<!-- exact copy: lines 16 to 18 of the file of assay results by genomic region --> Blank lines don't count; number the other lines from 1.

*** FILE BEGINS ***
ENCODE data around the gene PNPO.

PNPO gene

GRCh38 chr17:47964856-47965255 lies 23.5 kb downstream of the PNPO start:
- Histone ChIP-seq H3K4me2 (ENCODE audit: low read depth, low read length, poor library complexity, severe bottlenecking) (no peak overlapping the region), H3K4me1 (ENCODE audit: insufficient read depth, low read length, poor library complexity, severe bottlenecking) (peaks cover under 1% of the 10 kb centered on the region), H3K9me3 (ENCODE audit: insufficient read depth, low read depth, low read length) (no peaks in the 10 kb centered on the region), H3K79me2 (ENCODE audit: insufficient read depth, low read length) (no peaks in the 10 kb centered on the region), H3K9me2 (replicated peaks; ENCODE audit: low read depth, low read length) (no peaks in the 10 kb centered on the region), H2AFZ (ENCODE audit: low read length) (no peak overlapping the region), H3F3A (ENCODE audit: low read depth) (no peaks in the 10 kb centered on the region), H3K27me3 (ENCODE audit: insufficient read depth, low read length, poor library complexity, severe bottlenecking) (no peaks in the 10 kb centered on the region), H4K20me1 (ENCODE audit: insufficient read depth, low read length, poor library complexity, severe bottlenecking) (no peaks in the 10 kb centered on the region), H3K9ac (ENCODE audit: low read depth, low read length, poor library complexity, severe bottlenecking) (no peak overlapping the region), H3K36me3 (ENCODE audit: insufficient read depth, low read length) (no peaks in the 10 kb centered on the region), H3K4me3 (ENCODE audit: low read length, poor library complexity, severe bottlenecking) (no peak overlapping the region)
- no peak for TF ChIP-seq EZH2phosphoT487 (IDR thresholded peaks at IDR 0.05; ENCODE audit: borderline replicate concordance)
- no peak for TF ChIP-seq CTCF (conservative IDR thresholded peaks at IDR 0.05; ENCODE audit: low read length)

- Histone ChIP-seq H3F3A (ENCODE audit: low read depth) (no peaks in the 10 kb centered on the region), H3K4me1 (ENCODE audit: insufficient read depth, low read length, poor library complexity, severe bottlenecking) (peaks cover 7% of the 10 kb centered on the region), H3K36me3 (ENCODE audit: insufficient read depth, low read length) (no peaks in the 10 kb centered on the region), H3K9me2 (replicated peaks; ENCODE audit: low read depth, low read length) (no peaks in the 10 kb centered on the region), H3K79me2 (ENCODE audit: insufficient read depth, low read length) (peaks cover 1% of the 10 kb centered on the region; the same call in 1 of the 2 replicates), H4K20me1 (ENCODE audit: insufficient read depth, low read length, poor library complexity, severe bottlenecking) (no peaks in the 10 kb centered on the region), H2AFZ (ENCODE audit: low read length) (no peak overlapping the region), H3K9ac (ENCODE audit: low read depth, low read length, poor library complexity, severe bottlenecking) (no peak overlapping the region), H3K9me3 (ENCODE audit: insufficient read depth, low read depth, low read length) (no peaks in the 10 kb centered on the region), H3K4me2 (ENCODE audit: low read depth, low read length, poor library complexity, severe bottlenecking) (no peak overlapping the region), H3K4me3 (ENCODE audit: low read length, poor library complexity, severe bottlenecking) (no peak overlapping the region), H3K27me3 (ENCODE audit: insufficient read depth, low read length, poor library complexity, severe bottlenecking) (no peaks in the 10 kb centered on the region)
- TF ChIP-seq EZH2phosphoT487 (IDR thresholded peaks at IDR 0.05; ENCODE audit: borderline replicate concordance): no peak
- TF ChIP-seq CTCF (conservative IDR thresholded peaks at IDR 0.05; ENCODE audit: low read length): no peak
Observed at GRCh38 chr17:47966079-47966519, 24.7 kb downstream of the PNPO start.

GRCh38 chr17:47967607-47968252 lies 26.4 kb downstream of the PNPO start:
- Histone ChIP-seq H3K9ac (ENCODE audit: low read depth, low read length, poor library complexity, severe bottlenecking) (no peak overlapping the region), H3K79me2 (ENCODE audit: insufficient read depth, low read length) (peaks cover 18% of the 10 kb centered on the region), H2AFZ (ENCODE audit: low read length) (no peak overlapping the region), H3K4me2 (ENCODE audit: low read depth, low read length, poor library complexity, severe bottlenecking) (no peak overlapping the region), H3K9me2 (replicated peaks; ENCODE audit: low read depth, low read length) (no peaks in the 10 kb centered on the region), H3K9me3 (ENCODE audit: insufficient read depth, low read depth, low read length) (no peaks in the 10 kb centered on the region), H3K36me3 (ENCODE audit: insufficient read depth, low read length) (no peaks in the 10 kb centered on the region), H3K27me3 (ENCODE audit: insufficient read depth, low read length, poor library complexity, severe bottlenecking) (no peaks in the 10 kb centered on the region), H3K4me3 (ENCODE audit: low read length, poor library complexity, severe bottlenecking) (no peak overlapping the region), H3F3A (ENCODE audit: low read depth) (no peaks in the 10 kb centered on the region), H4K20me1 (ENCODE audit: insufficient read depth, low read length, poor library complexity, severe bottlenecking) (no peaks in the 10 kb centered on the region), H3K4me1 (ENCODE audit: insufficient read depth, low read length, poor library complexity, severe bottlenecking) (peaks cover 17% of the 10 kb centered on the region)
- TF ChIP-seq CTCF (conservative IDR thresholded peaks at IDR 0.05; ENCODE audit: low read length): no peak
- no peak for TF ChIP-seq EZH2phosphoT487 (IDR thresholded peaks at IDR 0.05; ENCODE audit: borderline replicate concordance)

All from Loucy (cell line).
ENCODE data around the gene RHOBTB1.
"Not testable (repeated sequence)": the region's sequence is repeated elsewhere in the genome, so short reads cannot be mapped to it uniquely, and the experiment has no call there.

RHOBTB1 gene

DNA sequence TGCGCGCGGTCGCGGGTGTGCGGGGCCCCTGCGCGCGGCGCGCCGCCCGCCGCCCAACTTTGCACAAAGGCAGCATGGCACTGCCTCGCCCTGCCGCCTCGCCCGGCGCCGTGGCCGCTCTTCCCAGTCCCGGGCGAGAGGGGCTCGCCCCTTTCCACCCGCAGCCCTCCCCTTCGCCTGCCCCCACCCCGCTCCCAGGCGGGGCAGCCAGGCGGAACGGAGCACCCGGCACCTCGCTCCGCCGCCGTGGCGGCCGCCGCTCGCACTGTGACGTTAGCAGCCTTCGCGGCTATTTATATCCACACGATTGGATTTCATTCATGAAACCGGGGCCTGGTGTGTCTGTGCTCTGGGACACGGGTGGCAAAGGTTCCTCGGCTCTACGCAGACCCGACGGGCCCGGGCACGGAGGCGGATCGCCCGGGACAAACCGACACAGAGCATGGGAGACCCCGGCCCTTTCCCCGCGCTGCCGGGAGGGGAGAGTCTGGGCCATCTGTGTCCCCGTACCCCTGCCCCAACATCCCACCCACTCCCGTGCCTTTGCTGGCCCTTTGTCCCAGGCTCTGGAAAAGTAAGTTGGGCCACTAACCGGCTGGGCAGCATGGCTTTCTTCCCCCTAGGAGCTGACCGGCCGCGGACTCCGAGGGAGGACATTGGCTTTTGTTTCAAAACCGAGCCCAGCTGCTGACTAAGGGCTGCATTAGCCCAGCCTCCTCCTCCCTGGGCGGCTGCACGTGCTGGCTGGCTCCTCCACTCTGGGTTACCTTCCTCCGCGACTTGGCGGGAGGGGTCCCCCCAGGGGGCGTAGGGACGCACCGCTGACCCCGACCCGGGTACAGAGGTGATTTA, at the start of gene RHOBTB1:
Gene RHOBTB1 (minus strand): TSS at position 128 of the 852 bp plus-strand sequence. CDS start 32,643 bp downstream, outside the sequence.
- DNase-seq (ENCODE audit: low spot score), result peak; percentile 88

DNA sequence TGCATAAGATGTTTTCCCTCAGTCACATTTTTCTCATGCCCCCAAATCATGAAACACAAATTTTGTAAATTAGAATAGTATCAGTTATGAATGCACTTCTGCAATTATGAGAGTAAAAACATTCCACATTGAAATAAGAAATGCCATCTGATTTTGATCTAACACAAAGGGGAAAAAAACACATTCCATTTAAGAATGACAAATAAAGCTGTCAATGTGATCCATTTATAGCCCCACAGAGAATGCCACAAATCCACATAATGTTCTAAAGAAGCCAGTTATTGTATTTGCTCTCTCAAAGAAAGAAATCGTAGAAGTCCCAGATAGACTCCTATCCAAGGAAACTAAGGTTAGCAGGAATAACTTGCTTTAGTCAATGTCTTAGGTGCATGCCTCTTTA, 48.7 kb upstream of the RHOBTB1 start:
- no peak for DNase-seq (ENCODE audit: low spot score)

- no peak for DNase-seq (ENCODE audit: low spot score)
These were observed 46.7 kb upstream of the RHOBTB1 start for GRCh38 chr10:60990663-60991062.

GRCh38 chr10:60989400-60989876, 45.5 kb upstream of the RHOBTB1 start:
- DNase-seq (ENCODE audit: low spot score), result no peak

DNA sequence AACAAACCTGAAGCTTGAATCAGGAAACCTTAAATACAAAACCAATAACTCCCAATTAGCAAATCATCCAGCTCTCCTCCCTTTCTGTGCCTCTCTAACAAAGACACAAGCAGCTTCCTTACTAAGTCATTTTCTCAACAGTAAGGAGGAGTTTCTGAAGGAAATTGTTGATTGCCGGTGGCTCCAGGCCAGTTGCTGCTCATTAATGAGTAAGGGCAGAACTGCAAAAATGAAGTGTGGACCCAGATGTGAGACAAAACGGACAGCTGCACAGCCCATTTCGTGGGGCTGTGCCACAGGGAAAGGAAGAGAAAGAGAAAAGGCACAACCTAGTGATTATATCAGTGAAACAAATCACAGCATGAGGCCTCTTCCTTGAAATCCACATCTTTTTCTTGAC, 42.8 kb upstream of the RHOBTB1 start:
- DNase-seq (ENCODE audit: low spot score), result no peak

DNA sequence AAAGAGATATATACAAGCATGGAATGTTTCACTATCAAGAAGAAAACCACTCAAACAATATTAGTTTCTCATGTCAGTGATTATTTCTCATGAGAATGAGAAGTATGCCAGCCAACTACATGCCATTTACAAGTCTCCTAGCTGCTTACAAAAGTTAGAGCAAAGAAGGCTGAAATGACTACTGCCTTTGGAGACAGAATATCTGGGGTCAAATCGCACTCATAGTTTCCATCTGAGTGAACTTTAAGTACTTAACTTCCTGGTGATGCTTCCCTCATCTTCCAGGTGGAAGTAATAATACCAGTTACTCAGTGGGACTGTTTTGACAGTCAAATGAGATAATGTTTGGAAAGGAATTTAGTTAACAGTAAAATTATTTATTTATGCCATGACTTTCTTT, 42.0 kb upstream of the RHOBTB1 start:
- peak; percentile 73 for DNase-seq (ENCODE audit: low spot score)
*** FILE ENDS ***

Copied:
ENCODE data around the gene RHOBTB1.
"Not testable (repeated sequence)": the region's sequence is repeated elsewhere in the genome, so short reads cannot be mapped to it uniquely, and the experiment has no call there.

RHOBTB1 gene